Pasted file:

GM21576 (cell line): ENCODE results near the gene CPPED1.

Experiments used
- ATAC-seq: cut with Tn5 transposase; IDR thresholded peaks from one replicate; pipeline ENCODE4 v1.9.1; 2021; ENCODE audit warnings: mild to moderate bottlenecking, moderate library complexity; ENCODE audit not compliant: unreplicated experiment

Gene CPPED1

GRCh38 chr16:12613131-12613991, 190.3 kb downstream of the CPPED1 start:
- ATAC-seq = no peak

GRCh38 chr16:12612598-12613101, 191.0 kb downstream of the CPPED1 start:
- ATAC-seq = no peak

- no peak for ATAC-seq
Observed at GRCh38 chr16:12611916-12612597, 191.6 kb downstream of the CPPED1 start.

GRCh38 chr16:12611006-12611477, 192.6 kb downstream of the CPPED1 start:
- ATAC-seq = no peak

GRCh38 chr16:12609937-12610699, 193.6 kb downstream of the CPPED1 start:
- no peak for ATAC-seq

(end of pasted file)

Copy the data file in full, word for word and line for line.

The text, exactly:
GM21576 (cell line): ENCODE results near the gene CPPED1.

Experiments used
- ATAC-seq: cut with Tn5 transposase; IDR thresholded peaks from one replicate; pipeline ENCODE4 v1.9.1; 2021; ENCODE audit warnings: mild to moderate bottlenecking, moderate library complexity; ENCODE audit not compliant: unreplicated experiment

Gene CPPED1

GRCh38 chr16:12613131-12613991, 190.3 kb downstream of the CPPED1 start:
- ATAC-seq = no peak

GRCh38 chr16:12612598-12613101, 191.0 kb downstream of the CPPED1 start:
- ATAC-seq = no peak

- no peak for ATAC-seq
Observed at GRCh38 chr16:12611916-12612597, 191.6 kb downstream of the CPPED1 start.

GRCh38 chr16:12611006-12611477, 192.6 kb downstream of the CPPED1 start:
- ATAC-seq = no peak

GRCh38 chr16:12609937-12610699, 193.6 kb downstream of the CPPED1 start:
- no peak for ATAC-seq